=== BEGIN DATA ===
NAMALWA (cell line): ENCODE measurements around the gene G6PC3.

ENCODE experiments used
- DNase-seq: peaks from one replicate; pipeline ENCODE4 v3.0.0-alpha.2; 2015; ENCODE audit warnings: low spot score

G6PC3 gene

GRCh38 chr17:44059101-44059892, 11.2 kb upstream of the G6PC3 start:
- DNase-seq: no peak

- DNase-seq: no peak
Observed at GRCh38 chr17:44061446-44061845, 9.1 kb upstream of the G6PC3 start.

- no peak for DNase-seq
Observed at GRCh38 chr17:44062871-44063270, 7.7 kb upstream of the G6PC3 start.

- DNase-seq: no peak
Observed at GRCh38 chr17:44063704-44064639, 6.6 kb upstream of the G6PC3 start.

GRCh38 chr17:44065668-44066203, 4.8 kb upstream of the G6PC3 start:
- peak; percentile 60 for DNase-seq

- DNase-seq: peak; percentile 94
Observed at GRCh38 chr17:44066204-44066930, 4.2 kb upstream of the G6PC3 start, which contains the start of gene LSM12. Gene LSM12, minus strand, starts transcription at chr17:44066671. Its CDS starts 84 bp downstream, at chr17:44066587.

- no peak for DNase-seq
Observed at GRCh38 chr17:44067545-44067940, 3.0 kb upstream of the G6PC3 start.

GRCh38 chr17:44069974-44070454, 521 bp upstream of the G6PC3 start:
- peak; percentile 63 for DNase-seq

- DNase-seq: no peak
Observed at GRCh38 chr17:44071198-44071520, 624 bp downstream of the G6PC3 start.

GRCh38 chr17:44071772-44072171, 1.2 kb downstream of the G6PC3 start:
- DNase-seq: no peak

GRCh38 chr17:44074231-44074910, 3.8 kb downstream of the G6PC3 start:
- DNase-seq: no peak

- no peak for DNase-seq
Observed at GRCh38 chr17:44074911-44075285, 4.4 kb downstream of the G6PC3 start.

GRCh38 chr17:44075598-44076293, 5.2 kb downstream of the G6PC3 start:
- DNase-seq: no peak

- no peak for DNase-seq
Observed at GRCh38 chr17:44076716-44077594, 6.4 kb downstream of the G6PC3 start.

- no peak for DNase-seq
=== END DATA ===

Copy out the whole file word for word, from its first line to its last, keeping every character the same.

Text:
NAMALWA (cell line): ENCODE measurements around the gene G6PC3.

ENCODE experiments used
- DNase-seq: peaks from one replicate; pipeline ENCODE4 v3.0.0-alpha.2; 2015; ENCODE audit warnings: low spot score

G6PC3 gene

GRCh38 chr17:44059101-44059892, 11.2 kb upstream of the G6PC3 start:
- DNase-seq: no peak

- DNase-seq: no peak
Observed at GRCh38 chr17:44061446-44061845, 9.1 kb upstream of the G6PC3 start.

- no peak for DNase-seq
Observed at GRCh38 chr17:44062871-44063270, 7.7 kb upstream of the G6PC3 start.

- DNase-seq: no peak
Observed at GRCh38 chr17:44063704-44064639, 6.6 kb upstream of the G6PC3 start.

GRCh38 chr17:44065668-44066203, 4.8 kb upstream of the G6PC3 start:
- peak; percentile 60 for DNase-seq

- DNase-seq: peak; percentile 94
Observed at GRCh38 chr17:44066204-44066930, 4.2 kb upstream of the G6PC3 start, which contains the start of gene LSM12. Gene LSM12, minus strand, starts transcription at chr17:44066671. Its CDS starts 84 bp downstream, at chr17:44066587.

- no peak for DNase-seq
Observed at GRCh38 chr17:44067545-44067940, 3.0 kb upstream of the G6PC3 start.

GRCh38 chr17:44069974-44070454, 521 bp upstream of the G6PC3 start:
- peak; percentile 63 for DNase-seq

- DNase-seq: no peak
Observed at GRCh38 chr17:44071198-44071520, 624 bp downstream of the G6PC3 start.

GRCh38 chr17:44071772-44072171, 1.2 kb downstream of the G6PC3 start:
- DNase-seq: no peak

GRCh38 chr17:44074231-44074910, 3.8 kb downstream of the G6PC3 start:
- DNase-seq: no peak

- no peak for DNase-seq
Observed at GRCh38 chr17:44074911-44075285, 4.4 kb downstream of the G6PC3 start.

GRCh38 chr17:44075598-44076293, 5.2 kb downstream of the G6PC3 start:
- DNase-seq: no peak

- no peak for DNase-seq
Observed at GRCh38 chr17:44076716-44077594, 6.4 kb downstream of the G6PC3 start.

- no peak for DNase-seq